I recently blogged about how much I enjoy using the slow advancement track in my Borderland of Adventure campaign. However, using the slow advancement track (sadly) is not as simple as just plugging it into a normal campaign…
A slow advancement campaign is a different kind of beast to a normal campaign. Using the slow advancement track alters the playing experience in several fundamental ways. Diving into a slow advancement campaign without recognising and planning for this is a recipe for disaster. The GM should:
- Set Expectations: Your players are likely used to levelling pretty fast – perhaps every 2-3 sessions. With the slow advancement track, fast levelling is a thing of the past. You need to explain this to the players so they are ready for the experience. Depending on how long your campaign runs, the players may never reach 10th-level (or even 5th). Many players like to plan their characters out in advance. With this in mind, discuss how long the campaign will likely last and what level you see the PCs reaching before it ends. After all, a PC’s build may differ radically if the campaign is destined to never reach high levels.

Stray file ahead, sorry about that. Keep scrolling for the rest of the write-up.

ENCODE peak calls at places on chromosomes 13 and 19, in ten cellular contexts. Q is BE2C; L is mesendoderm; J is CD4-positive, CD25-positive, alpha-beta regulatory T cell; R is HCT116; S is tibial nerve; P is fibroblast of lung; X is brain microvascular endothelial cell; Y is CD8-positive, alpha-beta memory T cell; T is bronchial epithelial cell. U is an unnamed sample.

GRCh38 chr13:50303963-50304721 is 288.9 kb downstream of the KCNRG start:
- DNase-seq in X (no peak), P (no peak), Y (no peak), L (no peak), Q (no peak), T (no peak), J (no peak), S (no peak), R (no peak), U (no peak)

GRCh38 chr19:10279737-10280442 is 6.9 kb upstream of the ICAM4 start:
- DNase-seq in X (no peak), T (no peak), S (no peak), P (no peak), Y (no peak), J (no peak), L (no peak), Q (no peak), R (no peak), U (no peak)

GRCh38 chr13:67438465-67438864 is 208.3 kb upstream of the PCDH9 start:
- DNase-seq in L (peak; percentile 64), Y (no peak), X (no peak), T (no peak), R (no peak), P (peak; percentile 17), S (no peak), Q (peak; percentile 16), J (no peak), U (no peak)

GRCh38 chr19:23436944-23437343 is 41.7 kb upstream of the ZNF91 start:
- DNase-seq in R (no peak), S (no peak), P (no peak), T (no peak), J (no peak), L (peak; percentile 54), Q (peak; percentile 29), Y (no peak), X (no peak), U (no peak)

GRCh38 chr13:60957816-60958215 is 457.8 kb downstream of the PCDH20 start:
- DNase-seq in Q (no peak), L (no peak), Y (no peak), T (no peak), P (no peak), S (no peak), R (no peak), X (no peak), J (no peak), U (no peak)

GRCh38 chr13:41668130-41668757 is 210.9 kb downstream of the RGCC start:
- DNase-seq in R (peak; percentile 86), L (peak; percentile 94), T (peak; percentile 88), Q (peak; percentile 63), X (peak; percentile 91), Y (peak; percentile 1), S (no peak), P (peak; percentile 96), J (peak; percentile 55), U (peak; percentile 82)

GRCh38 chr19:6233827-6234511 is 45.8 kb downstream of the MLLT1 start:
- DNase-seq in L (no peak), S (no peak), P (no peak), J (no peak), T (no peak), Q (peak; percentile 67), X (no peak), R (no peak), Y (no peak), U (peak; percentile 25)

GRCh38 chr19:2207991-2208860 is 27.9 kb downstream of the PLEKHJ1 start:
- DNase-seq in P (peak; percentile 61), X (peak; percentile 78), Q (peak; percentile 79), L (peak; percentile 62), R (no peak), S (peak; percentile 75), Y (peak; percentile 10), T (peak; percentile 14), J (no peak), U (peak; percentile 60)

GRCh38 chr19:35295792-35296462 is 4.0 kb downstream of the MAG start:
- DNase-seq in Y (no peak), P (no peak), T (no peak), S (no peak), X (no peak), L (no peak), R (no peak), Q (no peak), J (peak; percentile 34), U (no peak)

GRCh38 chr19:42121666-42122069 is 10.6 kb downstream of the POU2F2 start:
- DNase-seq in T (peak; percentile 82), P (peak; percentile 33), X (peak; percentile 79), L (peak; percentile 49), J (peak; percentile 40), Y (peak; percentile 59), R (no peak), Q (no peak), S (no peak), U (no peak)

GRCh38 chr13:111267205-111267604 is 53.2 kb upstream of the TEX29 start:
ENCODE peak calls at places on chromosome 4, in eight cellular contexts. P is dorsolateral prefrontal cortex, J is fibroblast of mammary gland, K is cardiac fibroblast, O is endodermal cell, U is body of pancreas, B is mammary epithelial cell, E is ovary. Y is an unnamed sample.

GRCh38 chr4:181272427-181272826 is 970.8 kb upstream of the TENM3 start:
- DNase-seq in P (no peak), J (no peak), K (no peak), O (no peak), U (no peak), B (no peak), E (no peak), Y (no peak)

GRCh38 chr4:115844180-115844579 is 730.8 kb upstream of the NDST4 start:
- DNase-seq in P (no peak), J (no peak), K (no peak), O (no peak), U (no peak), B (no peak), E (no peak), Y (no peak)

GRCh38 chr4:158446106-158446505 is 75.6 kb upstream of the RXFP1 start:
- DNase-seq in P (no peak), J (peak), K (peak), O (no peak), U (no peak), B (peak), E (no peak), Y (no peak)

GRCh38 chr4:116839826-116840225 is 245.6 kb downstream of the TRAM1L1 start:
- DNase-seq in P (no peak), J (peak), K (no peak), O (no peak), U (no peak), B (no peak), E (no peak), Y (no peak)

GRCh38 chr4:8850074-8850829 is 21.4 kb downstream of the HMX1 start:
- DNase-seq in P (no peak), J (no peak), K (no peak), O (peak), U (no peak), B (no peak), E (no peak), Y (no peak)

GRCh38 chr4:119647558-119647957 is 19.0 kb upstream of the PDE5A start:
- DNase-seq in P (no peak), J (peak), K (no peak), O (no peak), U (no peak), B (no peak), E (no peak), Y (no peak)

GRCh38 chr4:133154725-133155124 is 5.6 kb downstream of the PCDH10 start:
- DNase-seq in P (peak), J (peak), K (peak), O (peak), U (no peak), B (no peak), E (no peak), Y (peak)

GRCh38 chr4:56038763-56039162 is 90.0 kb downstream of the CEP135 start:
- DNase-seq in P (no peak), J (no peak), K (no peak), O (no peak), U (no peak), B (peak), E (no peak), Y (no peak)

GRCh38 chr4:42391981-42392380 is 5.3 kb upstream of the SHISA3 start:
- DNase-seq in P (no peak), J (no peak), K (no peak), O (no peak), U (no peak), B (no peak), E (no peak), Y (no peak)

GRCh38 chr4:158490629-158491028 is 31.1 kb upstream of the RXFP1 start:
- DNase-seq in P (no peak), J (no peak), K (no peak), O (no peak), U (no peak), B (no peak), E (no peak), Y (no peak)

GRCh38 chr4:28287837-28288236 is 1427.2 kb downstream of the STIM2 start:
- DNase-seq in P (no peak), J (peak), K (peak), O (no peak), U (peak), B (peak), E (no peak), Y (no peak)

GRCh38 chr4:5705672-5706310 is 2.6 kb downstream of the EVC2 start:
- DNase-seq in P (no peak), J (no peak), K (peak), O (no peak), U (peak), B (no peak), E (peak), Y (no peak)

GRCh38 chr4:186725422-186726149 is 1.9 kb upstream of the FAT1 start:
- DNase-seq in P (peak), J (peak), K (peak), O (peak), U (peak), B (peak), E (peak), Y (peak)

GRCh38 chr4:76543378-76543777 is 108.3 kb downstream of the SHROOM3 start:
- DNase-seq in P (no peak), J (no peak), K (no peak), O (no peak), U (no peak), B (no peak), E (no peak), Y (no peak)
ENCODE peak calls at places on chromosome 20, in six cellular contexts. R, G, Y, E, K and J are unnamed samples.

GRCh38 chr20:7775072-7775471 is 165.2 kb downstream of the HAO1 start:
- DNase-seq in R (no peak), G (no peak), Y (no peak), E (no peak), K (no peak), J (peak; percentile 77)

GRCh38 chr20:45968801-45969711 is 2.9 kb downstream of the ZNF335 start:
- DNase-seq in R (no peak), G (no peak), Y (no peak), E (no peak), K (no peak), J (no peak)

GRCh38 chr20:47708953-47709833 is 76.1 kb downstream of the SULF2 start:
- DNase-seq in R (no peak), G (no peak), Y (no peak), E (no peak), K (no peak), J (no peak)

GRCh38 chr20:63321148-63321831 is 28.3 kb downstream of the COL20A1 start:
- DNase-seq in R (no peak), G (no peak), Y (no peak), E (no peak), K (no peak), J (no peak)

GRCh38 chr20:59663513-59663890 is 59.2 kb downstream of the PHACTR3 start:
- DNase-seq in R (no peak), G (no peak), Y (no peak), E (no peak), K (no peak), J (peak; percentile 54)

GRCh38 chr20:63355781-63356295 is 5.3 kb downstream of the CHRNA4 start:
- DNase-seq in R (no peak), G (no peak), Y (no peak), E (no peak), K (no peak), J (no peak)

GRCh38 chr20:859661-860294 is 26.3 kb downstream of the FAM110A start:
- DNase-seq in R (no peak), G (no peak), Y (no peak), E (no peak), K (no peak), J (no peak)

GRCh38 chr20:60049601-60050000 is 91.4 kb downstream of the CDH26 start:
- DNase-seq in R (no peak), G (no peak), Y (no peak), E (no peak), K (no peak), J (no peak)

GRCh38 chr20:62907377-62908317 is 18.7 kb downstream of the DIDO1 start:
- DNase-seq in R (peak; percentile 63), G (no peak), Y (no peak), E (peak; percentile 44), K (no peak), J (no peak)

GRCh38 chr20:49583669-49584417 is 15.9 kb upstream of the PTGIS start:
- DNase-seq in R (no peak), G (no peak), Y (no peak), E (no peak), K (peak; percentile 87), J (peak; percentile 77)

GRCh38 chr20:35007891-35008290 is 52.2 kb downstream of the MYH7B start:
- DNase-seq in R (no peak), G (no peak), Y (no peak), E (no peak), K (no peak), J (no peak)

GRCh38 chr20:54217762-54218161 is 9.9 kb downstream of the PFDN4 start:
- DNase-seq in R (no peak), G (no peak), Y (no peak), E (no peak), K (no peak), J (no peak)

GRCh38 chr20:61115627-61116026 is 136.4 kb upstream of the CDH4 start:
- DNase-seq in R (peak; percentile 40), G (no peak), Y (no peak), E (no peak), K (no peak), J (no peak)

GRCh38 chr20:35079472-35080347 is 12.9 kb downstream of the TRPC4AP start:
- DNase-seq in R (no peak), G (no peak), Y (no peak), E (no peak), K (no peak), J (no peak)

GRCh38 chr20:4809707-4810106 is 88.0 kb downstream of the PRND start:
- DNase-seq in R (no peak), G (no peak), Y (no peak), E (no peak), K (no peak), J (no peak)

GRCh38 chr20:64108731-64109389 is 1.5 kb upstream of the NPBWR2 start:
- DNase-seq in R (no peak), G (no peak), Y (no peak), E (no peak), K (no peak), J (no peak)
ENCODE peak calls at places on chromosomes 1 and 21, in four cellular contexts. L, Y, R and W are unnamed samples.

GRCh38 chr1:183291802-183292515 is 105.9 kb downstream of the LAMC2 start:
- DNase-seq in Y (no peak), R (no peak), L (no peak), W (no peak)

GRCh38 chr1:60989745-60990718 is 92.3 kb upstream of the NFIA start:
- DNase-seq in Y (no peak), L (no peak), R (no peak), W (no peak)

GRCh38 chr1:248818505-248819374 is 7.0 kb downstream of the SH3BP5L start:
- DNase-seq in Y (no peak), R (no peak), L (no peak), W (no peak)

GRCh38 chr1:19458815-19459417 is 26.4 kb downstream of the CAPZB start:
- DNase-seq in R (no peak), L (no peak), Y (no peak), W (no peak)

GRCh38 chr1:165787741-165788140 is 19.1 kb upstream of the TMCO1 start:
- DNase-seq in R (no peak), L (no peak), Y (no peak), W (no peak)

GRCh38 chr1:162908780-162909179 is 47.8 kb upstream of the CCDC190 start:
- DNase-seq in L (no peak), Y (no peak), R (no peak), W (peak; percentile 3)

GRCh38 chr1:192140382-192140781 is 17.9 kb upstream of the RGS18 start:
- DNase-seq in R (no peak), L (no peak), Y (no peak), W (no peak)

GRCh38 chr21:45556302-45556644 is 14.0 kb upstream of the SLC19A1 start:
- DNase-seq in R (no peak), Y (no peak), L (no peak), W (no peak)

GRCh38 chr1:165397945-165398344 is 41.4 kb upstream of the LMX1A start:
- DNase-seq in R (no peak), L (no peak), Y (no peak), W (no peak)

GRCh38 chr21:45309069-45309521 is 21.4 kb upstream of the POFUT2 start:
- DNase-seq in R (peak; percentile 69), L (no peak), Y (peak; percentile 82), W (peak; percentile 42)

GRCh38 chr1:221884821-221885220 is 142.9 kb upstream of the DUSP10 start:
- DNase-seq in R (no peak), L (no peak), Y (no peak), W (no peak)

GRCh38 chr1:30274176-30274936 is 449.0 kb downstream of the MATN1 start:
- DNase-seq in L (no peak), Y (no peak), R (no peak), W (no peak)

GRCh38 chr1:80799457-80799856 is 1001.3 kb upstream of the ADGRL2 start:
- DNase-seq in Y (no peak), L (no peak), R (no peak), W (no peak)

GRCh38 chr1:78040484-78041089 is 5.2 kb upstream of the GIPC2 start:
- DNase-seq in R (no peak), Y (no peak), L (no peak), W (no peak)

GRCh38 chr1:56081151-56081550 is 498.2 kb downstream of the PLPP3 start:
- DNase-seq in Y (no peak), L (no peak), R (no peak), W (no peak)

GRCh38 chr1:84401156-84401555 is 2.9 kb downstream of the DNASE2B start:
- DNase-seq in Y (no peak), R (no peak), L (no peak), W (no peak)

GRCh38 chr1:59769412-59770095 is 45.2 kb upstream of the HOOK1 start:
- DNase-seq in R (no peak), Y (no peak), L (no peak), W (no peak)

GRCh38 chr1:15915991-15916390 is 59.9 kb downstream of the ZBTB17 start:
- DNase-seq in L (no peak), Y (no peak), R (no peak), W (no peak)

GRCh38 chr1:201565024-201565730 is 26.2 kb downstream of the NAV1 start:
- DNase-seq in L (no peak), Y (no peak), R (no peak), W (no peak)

- Focus on the Story: The PCs will not be advancing mechanically – levelling – as often. It’s therefore important they progress in other areas, so they have a sense of achievement and accomplishment. The overall story arc of the campaign is an excellent way of giving your players that sense of achievement. Defeating the kobolds threatening the nearby mine, thwarting an attempt to burn down a village or gaining a clue regarding the PCs’ shadowy enemy all provide a sense of real achievement. This is particularly true if the players can see how their actions and choices affect the overall campaign.
- Make the PCs Feel Special in Other Ways: Gold, XP and magic are only three kinds of reward you can bestow upon the PCs. Fame, recognition, titles, land or favours are all excellent rewards.
- Provide Special Items: Instead of having tons of magic items, perhaps one or more of the PCs gain certain weapons or items that are famous in their own right. Anyone can wield a +1 longsword, but only one person can wield Arnual’s Bane. Running a slow advancement campaign is a great excuse to design more unique treasures for your PCs.
The slow advancement track doesn’t suit everyone or every kind of game. It’s wildly unsuitable for short campaigns featuring only a few modules or one-shot adventures. It’s best suited for stable groups intent on long-term games ripe with story and character development. (For example, at the time of writing we’ve just completed our 80th session of the Borderland of Adventure campaign).
Help Fellow Gamers!
Have you any suggestions, hints or tips about how to use the slow advancement track? Let us know in the comments below and help your fellow GMs run a better campaign today!